The ship name is Viking Orient and leased from Pandaw, but not on the list so I've put the name of the ship as the closest to "Orient". The cruise started in Mandalay, and not Yangon, but there is no such option for the port of embarkation so I choose the closest available option- Yangon. Please keep in mind that the opinion expressed here is my personal and could be very different from your personal experience. I'll tell it chronologically with some practical advises as it goes. Flight: we flew from NY to Taipei and from there to Bangkok one day prier to "official" day of arrival- to get used to 12h time difference and to see more. We've used pills "No jet lag" which, probably, helped, because we've arrived to Bangkok at noon in, I'd say, pretty normal condition. We did not purchase transfer from Viking, so we got a taxi to hotel on our own. Here is how to do it: When you leave Custom area, don't go out, but to the right on the escalator, down, and only now leave the terminal (the door will be on your left- 90 degrees to the escalator) and on your right (45 degrees) you'll see few counters with girls. You're getting to any of them, specify what hotel you want to go (the taxi driver usually stands behind her and listen to it). she gives you piece of paper with your destination and info about driver/taxi- (in case you forget something behind or would like to complain), driver takes your suitcases and lead you to his car. The moment he is in it and if he did not turn on the meter, say to him (and this is going for all your future taxi usage in Bangkok) "meter, please!" He will turn it on and it will show 35B. He will ask you "highway"? Tell him "yes" and be prepared to give him 25B on first and 50B on the second stop at the toll booth. At the end of trip (between 35min to 1h, depending on traffic and hotel. Millenium takes longer, Shangri-La is shorter) you need to pay him whatever on the meter 250-300B plus 50B for the girl's booking at the airport. Tip is not expected, but common to round up to the next 10 B. So, 5B-15B tip will do. In general try to use skytrain or Chaya river boats and not taxis, because the traffic in Bangkok is really bad (see about it further) and while taxi is not expensive (most rides in the center should cost between 60B-90B, but you can spend much more time in taxi then exploring.... Before leaving the airport you'll see a lot of currency exchange booths- all of them have the same exchange rate (it was 30.78 on 11/1), so change SOME money, because in the city you'll get better rate. (For example in hotel it was 31.29 and near Wat Triamit 32.2). We've expected to be in Millenium so I've booked it for additional night in advance and on non-refundable basis ($160 including breakfast), so when Viking informed us that Shangri-La will be our hotel, we did not have much choice, but stayed 1 night at Millenium and then 2 nights in Shangri-La. To compare: both hotels are VERY nice, swimming pool & breakfast is better at Millenium, but Shangri-La location is better. There is Wi-Fi in both hotels, but in Millenium it works only in common area. BTW, the time difference with Bangkok - 12h (compare to NY) Day 0. We arrived at hotel, went for short swim and went for two major attractions - Wat Arun & Wat Pho. Wat Arun is much smaller, you can climb to the top (recommended) and then took boat across the river (3B cost, the pier located to the left of Wat Arun) and went to Wat Pho,- it is about 150 feets from the pier- on your left will be the walls of Royal Palace and after 150 feets on your right the entrance to Wat Pho. It is extremely large and beautiful place. Prepare to take your shoes off periodically. It is getting dark around 6pm so about when we were heading back to hotel it was dark. We went to the same pier, caught a boat to "Safam Tsakin"- central pier, about 5 stops. You buy ticket on board, 15 B. Millenium ran free shuttle service from the central pier to the hotel, so when get out at the pier, turn right go the pier on the right, ask, policeman there "Millenium"? and he will tell you when the right boat comes. We did not go for Dinner to Millenium- the prices there....main entry $80-$100 plus service and tax, so we went to the left of hotel by the river and in about 150 feet got to local restaurant where prices were "Thai prices" - main dishes 90B-200B and food was ok. Day 1 (official arrival day) Next morning after having breakfast- very large selection, including a lot of "Chinese breakfast dishes" we took another shuttle from hotel (to the left of complimentary shuttle boat) across the river to "River City" shopping complex (do not bother if you're after shopping- see later; the complex mostly empty) 3.5B cost of the transfer. We were on our way to self-guided walking tour of China town. The first stop was Wat Triamit (golden budda), but it was about 15-20 min walking from the pier thru typical China town When we looked unsure where to turn one of the locals asked (with his hands) what are we looking for and showed us where to go. (In general people in Bangkok where extremely nice and pleasant in communication). wat Triamit was ok. (I'm not going to describe the tour- if interested you can download a lot of different versions of it). Then we've passed a lot of gold selling stores, China town market with plenty of kick-off bags- my wife got 3 for about 400B each- after negotiations, took a river boat to hotel and took a taxi to Shangri La. The official "cruise" has began! At Shangri-La we met Viking representatives Tum & Tango and got keys to our room. We wanted to see traditional Thai dance show so they've recommended one at the nearest hotel (Oriental), but since it was on the short notice, we're informed that the sits will be too far from the show, so we opted for another place $65/p including dinner. We'd be picked up from hotel and dropped off. That place we were told an hour from the hotel. Well, this day we got first hand knowledge of Bangkok trafic: it tooks us 2.5 hour to get there and 20 min to get back! The dinner was nothing to write home about and the show was very interesting and nice! Pick up time was 5.30pm and we've back about 10:30pm. Day 2 At 9am we've first briefing with Viking reps (Tum & Tango), were divided in two buses (total 50 people)- and this division will hold for the whole trip, got "quiet boxes" with spare batteries (keep them, you almost for sure will need them later) and informed about day schedule (10am-12:30am visit to Grand Palace by boat, 6:30pm leaving for the Thai restaurant dinner) and collected $10/p for tips to everyone in Bangkok besides them-selves (this amount seems reasonable, even though it is not acceptable practice in Thailand to tip...). There is no canals included in the tour, even though it was supposed to be included according to Viking brochure. Piece of advise: if for some unlucky reason you're in Tango's group, insist on going with Tum. In my view Tango's English is absolutely is incomprehensible and while he is very nice guy this does not compensate for the fact that you'll be not able to understand his explanations in Royal Palace and/or on the way there. IMHO, he should not have been employed at all. In the afternoon we went for Thai massage (300 B for 1h.) I recommend it- you'll be streched, pushed, pulled, but eventually will feel better. If not go for foot massage - the same cost. And we went for shopping in MBK. This is very interesting place (including food court on 5 fl) and if you've some time to spare, go for it! It is 5 stops by skytrain ("National Stadium" stop), 37 b each way. Dinner was fine,- community style service, most of the dishes too spicy for my taste, but manageable. And it will be your first chance to sit with your companions - stupid and poor people don't go to such cruises so, I think you will (mostly) enjoy it! (in our group the oldest lady was 90y old, the second 86 y.o and my wife - 52 y.o was the youngest one). Day 3. In the morning we got transfered to airport for our flight to Mandalay. It was well organized process, no complains. The fly leaves around 12:30pm, lasts 1:30 h, they feed you lunch (extremely spicy so you better off to make some sandwiches in the hotel). When we arrived, we where met by Andrew & Nan Da- our PD's (program directors). They're going to be with you for the duration of the cruise until you leave from Yangon back to Bangkok. It is not sure that you'll get the same guys- there are 4 PD's for each ship, so which 2 you'll get is unknown. In any case, Andrew's English was easier to understand than Nan Da's, but Nan Da was more open about things and it is hard to say who was better. You can exchange money at the airport, but if you ask PD to do it tomorrow in the city you'll get 3% more for your money. I suggest to exchange only $100 per couple (they suggest twice that much),- a lot of places accept $$$, but some not. In any case you can exchange back or leave it as a tip at the end of the cruise. since it was already too late to go to monastery as planned (it closes at 4pm) we went directly to the ship and all planned things were moved to the next day. the trip to ship takes 45 min. On the bus, PDs will suggest to give $50 each toward tips for everybody not from the ship. At the end of the cruise you'll get the breakdown how that money was spent. We all (besides one couple) agreed and from looking on the breakdown of expenses I strongly recommend to give them only $30 p/p- it seems sufficient enough,- the tip IMHO, was not only exessive in some cases, but also given to some people that simply should not have got it at all. The ship (Viking Orient). Huge disappointment. Not even close to European river ships. The room is too small (about 140 sf), the storage space is very limited, the only "window" is the door that you came thru, but if you keep it open, then, everyone who passes will see inside your cabin. There is no A/C common space and sun deck is too hot during the day. There is also extremely bad acustics in dining room and you need to raise your voice in order to be heard. Put A/C on the "wave" you'll get better cooling. There is no Wi-Fi on board, but 2 computers with slow internet available, most of the time. Nothing blocked. Regarding clothing: don't worry about what to wear to monasteries or pagodas- every day it will be announced what is appropriate and worse case scenario you'll be given something to cover yourself. I suggest to pack light, the dress code is super-casual, no formal nights and no ties, suits, evening dresses- this is not like in Europe. Wear flip-flops, if you can. The schedule looks like that: 7-9am breakfast (very limited choice. You won't go hungry, but this is not Shangri-La) with tea or coffee; 9am -11:30am sightseeeing 12am- lunch. (Very good salads, poor main dish). 3:30pm- second sightseeing. 6pm- coctail hour; 6:45pm briefing for the next day. 7pm dinner. 8:30pm some kind of entertainment- movies ("The Lady"- highly recommend, and "The life of Budda"- put me to sleep), local productions- worth to try and once trivia game. At 10pm the computer is all yours- everybody is sleeping. There is no tea/coffee served during the lunch or dinner- there is machine at the bar where you can get very bad cappuchino or so-so coffee and normal tea. The drinks are included, besides imported hard alcohol (so local Wisky or Rum and local wines and coctails as much as you can). I'm not much drinker so have no clue about quality of any drinks, including beer. The desserts are mostly nothing to write home. BTW, Viking use to issue every traveler name tag (very convinient), but for some reason stop doing it few weeks ago. When you leave the ship for the daily excursions you'll get battle of water; when you come back you surrender your foot wear for the cleaning (do it) and get it in 1/2 h. Regarding sickness: I'm 100% sure that nobody ate anything from outside the ship and still every time someone was sick for 1-2 days. I think the reason for it the spices and the combination of unfamiliar food with drinks. At some point about 9 people were sick and did not show for excursion. Don't use Imodium, but rather Pipto-Bismol. Back to the day 3. At 6:15pm we got briefing with Hotel Manager- Dominiqe from Switzerland. Very nice and open guy. What is important, is that he said that in the area we pass there was no malaria case in the last 5-7 years so you don't have to take any profilatics. Day 4. The full day of Mandalay, including lunch in local (Chinese) restaurant. Very nice. Here you'll get your first real taste of Myanmar,- the city of 3m, looks like oversized village and simply different from Europe or USA. I'm not going to describe what we've seen (mostly), because you'll see it yourself, but rather just prepare you for any logistics or surprises. Day 5. Ava . Here you're going for the first time encounter local vendors,- mostly girls 7-17y old. They will try to sell you some costume jewelry (negotiate) and try to make you feel gilty ("what is your name? will you think about buying? (we're going thru them again) do you remember me? You make me unhappy if you don't buy" etc). My advise: if you like something- negotiate and buy, it is not expensive. If not, then tell them that their happiness is not your concern. The horse ride was unplesant. Amarapura. The visit to monastery is really waste of time; the gandolla ride on the lake is much more interesting. Unfortunatelly because of the time spent in monastery we don't get the chance to walk on the teak bridge. The entertainment: classical Burmese Ballet. highly recommend. Day 6. Your real encounter with village in Burma. Well, if you're after church-castle-palace-square, you'd be better off in Europe. Here it is totally different.... Evening entertainment: lecture about Bagan. While the subject is really interesting the lecturer was falling asleep and was done in 12 min on the subject that could be told hours. Very disappointing. From my later discussion with Dominiq it seems that there is a problem to find English speaking lecturers. Day 7. Bagan. Extremely interesting area, magnificient views. A lot of vendors. Some women bought "elephan pants" $4-$5, T-shirts and other touristic souvenirs. Vendors- see day 5. We dock near reasort where you can get Wi-Fi. Some people went to their coffee shop in the afternoon, but we choose their pool (they did not charge us, but I've heard about $10 fees). Very nice! Entertainment: Puppet show. Could not stand it more than 15 min. Very repetative. Day 8. Another village. Afternoon in Sale with monastery. Day 9. Another village. Afternoon in Magway, by trishaw to Pagoda with very nice view. This was very interesting- the city is not spoiled with tourist attention so we got to feel like on parade. Day 10. Monk blessing on the ship. Works for 26 days. Visit to local market. My wife got "Tanaka" 70c a jar plus some remedy against headachack- another 65c. I bought some bag for my camcorder- $3. In the afternoon we went to Minhla port- total waste of time and another small town. Day 11. Visit to local school where they made serious reception for us with dances, meals etc. (The tip money that left over get contributed to this school) Day 12. We get to Pyay and this is the last stop. For some reasons instead of going by ship to Yangon (160miles), they choose to get there by bus - 7 hours of not pleasant ride. We visited Shwe San daw Pagoda- very interesting and archeological museum- really nothing. Afternoon on your own. But it is so hot that no desire to go and explore more of that town. Disembarkation briefing. Tips: Viking recommend about $200 to crew (per couple) and the same to PD. In my view it is really exesessive,- I think 1/3 to 1/2 of it will do. To crew you can put it on credit card, but to PD only in cash. could be given later in Yangon. Dominiq also collected from everyone e-mail addresses and distributed list with it. Day 13. After breakfast we hit the road to Yangon and by 3pm we're there. Yangon, is the first normal town you'll see. A lot of traffic, normal streets & shops, even supermarket, squares with fonutain. Nice. We went for a swim & then to downtown- very close. The dinner in hotel is included, a lot of selection, but nothing to eat.... Day 14. The climax of the trip Shewdagon pagoda. Unforgettable! It is good thing that we started from Mandalay, because have we started from Yangon everything after that would be really downhill. At the top we got calendar for 2015 (50 cents) with the pictures of Pagoda. Extremely beautiful (both)! In the afternoon we went to supermarket to get idea about local production. Rum- 80 cents bottle. the other imported things are on par with US. Farewell dinner at hotel. Day 15. Moving back to Bangkok. 1 hour flight. The time difference with Birma 1/2h (compared to Bangkok). The same Tango met us, transfer to hotel, return your head pieces and we done. Day 16. Flying home! All in all was very interesting trip. Read Less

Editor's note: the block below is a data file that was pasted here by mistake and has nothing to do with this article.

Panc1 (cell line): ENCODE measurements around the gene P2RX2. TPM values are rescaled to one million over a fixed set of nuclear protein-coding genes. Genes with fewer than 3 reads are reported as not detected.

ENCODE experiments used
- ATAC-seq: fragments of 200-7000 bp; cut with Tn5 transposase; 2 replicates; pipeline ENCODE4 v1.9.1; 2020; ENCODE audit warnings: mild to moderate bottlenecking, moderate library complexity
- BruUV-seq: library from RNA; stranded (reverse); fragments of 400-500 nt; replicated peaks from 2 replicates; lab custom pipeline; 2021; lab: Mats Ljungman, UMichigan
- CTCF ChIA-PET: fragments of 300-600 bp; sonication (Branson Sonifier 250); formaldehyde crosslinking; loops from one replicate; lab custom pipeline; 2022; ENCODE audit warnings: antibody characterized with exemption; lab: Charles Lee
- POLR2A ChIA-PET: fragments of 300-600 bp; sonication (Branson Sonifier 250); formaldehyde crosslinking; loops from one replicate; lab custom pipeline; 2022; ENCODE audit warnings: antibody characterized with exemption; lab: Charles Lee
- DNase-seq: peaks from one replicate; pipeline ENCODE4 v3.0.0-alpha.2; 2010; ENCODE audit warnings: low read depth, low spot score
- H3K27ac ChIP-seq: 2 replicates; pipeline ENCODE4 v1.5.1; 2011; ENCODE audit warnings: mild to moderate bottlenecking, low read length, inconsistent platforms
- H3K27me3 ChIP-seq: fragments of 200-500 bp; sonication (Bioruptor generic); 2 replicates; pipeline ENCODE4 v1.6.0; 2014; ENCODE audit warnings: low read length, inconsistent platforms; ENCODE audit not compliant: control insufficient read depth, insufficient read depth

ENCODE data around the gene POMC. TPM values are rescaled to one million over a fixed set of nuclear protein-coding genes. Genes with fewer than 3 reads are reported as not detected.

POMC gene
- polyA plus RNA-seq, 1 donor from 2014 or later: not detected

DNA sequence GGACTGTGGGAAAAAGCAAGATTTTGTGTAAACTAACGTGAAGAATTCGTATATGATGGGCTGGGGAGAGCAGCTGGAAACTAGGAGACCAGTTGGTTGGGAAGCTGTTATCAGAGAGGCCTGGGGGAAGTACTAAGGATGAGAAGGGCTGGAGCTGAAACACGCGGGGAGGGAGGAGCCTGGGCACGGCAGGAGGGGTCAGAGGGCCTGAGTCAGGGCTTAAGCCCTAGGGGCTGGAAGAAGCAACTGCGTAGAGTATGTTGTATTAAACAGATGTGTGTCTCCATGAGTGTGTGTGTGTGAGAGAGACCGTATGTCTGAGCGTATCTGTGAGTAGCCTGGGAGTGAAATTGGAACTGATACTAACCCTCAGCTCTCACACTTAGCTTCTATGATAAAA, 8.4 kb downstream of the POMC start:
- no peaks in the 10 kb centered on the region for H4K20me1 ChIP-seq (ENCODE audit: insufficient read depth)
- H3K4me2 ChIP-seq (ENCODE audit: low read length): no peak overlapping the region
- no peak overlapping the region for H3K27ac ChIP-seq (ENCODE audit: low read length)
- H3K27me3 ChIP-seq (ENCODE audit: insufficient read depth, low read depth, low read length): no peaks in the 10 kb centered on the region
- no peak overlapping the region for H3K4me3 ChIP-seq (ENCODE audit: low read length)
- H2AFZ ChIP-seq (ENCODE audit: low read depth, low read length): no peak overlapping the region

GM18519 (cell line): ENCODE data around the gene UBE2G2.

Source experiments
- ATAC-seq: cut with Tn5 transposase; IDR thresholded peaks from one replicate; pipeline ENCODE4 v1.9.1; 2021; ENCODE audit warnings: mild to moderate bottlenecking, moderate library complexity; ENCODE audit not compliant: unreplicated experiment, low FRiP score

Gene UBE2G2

Sail Date November 2014